Surgery was associated with an inflammatory response in all patients as reflected by an increase in the inflammatory markers from baseline (table 1).
In the initial phase of 100 patients, 39 developed AF. When analysing the data the area under the curve of the postoperative inflammatory markers was compared. The AF and non-AF groups did not differ in sE-selectin (p = 0.19), sP-selectin (p = 0.43), sICAM-1 (p = 0.94), sVCAM-1 (p = 0.62), or C reactive protein (p = 0.79) concentrations. Adjustment of these data by logistic regression for age and baseline values did not alter the significance of the results.
In the second phase of the study, 49 patients were recruited; 16 of these (33%) developed AF. We combined the data from the two phases and looked at the inflammatory markers at baseline and day 3 postoperatively. The median values at baseline and on day 3 are presented (table 1). The 55 (37%) patients who developed AF and the 94 who did not did not differ in the various inflammatory markers either in absolute terms or for the degree of change from baseline.
We have studied the potential association between the perioperative inflammatory response, assessed by serum inflammatory markers, and postoperative AF. Although coronary artery bypass surgery was associated with a major inflammatory response we found no difference in the degree of the inflammatory response between patients who did and those who did not develop AF.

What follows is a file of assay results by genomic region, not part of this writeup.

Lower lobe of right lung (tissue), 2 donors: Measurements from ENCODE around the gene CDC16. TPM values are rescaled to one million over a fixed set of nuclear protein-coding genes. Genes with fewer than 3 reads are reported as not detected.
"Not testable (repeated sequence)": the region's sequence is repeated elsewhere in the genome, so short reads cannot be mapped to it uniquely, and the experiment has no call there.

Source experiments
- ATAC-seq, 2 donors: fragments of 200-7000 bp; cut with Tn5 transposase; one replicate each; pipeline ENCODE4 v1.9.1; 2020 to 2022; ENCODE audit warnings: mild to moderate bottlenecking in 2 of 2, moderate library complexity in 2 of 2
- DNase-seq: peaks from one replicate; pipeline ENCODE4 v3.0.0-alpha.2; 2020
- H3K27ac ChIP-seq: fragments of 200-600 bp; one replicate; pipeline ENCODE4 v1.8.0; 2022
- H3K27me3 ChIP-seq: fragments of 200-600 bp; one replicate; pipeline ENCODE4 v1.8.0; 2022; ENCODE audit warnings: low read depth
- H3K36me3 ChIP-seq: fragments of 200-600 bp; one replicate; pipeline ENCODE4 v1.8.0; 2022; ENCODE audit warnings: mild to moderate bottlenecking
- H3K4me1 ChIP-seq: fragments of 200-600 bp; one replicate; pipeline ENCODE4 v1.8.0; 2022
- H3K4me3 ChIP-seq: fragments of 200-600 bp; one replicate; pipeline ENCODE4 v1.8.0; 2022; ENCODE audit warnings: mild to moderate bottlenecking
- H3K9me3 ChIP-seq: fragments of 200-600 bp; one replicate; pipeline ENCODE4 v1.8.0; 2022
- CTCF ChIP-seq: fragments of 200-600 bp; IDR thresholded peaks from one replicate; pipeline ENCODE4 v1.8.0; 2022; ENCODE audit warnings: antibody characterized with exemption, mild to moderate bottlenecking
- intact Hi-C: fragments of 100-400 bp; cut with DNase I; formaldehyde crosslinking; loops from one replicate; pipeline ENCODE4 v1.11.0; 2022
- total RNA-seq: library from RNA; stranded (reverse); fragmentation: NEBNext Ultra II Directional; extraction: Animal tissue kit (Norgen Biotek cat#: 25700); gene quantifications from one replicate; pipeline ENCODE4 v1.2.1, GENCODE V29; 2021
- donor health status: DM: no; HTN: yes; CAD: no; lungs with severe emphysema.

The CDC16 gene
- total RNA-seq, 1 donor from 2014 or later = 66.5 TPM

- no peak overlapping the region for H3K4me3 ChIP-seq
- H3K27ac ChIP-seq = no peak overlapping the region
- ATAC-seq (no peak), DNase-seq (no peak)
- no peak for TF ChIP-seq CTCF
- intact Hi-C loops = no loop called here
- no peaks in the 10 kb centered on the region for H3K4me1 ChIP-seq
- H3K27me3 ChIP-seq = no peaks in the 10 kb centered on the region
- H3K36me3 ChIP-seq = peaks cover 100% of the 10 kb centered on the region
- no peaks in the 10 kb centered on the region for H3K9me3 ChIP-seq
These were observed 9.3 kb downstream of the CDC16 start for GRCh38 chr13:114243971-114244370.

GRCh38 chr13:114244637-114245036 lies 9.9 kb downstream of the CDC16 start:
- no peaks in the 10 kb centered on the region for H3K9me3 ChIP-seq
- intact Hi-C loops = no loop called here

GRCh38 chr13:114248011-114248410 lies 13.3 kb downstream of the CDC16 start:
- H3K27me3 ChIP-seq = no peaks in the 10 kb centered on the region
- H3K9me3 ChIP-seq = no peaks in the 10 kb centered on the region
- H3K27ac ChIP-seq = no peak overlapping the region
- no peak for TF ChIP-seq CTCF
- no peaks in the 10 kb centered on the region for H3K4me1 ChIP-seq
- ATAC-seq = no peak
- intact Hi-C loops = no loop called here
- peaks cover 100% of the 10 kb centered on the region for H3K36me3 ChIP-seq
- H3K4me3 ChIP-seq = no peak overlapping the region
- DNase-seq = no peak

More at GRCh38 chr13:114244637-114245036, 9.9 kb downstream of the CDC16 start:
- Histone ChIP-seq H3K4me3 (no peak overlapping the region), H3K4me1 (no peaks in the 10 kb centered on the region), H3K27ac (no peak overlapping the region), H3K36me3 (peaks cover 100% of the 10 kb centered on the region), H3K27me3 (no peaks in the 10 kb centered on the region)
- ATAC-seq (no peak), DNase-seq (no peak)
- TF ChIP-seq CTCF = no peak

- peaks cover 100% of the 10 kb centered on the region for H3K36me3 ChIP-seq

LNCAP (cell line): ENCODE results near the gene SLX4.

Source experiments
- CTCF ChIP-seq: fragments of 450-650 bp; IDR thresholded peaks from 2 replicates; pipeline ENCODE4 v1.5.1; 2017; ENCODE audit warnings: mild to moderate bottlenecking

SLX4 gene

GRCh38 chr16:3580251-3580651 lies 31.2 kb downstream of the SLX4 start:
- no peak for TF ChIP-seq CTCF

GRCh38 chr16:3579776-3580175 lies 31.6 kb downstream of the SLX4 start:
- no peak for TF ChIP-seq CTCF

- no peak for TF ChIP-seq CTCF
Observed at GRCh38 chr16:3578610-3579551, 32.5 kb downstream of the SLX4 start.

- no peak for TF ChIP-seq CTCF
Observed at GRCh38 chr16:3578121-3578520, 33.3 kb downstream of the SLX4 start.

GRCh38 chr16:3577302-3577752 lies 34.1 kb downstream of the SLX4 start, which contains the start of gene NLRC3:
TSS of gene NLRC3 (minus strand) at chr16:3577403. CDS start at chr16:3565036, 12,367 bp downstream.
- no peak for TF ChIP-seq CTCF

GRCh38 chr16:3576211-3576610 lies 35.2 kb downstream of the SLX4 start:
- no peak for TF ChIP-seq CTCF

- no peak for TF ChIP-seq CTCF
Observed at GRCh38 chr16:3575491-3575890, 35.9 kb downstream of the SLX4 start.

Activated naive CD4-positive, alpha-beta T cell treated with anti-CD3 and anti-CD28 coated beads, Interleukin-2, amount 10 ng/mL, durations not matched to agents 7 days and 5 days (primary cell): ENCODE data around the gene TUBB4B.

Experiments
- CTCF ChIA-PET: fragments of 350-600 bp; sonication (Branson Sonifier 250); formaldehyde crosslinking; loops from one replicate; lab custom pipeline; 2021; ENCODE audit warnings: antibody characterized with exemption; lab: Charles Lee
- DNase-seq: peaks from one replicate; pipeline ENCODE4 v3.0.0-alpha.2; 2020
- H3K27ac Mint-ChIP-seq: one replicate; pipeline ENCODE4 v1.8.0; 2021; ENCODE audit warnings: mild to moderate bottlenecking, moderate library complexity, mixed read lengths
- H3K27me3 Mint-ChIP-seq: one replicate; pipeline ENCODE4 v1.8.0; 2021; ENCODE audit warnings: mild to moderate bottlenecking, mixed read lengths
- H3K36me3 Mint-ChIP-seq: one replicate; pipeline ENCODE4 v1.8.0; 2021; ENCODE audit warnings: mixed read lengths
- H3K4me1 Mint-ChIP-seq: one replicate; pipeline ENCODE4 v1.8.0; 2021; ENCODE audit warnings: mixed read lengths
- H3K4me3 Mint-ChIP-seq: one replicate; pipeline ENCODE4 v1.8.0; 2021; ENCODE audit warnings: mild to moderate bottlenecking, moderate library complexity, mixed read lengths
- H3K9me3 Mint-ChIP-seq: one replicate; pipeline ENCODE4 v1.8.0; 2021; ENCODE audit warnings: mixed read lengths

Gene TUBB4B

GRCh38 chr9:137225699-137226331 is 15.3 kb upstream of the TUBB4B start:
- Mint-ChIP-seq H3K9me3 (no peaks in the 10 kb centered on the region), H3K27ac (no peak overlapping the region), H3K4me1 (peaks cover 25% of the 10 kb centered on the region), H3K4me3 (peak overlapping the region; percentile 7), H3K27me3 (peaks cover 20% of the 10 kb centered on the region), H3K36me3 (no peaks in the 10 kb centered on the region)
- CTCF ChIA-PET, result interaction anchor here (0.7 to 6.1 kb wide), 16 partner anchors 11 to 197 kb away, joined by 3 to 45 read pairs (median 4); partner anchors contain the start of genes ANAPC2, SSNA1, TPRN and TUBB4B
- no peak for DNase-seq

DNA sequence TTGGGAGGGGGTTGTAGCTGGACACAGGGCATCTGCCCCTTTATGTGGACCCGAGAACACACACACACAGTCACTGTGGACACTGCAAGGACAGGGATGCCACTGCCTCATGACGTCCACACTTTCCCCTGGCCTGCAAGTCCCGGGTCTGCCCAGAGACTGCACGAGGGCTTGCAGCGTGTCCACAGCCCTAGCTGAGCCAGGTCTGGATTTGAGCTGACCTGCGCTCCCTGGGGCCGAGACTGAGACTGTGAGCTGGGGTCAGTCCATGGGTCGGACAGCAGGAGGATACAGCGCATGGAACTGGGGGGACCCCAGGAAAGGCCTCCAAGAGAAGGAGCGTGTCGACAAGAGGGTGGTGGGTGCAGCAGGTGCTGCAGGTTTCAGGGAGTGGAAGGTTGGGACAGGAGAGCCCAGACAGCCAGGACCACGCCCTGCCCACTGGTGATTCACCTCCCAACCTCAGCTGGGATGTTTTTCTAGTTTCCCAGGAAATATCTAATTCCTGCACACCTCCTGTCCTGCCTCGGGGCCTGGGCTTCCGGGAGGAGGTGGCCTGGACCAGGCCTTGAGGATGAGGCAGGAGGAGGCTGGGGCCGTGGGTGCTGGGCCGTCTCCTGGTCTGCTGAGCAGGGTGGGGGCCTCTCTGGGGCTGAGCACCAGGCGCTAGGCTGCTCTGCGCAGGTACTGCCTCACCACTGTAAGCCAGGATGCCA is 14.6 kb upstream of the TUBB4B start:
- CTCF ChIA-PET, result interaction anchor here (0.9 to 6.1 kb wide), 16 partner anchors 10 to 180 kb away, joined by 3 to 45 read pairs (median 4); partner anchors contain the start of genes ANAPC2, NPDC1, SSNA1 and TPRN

The potential role of inflammation in the pathogenesis of AF has been proposed with varying data to support it.3 The best evidence comes from work on polymorphisms of the promoter sequence of the interleukin 6 gene.4 In this study 110 patients were recruited. Twenty six developed AF, of whom 21 had the GG phenotype, compared with 41 in the non-AF group. This gave a hazard ratio of 3.25 for the development of AF. Interestingly, the AF group had higher concentrations of interleukin 6 and fibrinogen but not of C reactive protein.
Although we did not see a relation between the inflammatory markers that we assessed and postoperative AF, we cannot exclude the possibility that inflammation may still have an important role in the pathogenesis of AF. Serum markers, although useful, are surrogates and do not provide exact information on the degree of atrial inflammation associated with the surgery and do not provide information about the site of the inflammation. The extent of inflammation and regions of the atria that are inflamed may have relevance in the development of postoperative AF. Details of the degree of pericardial inflammation, the extent of transmurality of the process, and the regional variability in inflammation with involvement of key arrhythmogenic areas such as the pulmonary veins cannot be assessed by the serum markers we used. Radioactively labelled inflammatory cells may provide more concise information in this regard.
We acknowledge the financial support of the Royal City of Hospital Trust Fund for our project, for the continued assistance of all the staff of the Keith Shaw cardiothoracic surgery unit, and Professor Dermot Kelleher and the staff of the Sir Patrick Duns research laboratory. We also thank Ms Carole Schilling RGN for her enthusiastic support throughout this project.
This work was supported by a grant from The Royal City Of Dublin Hospital trust fund.
There are no potential conflicts of interest.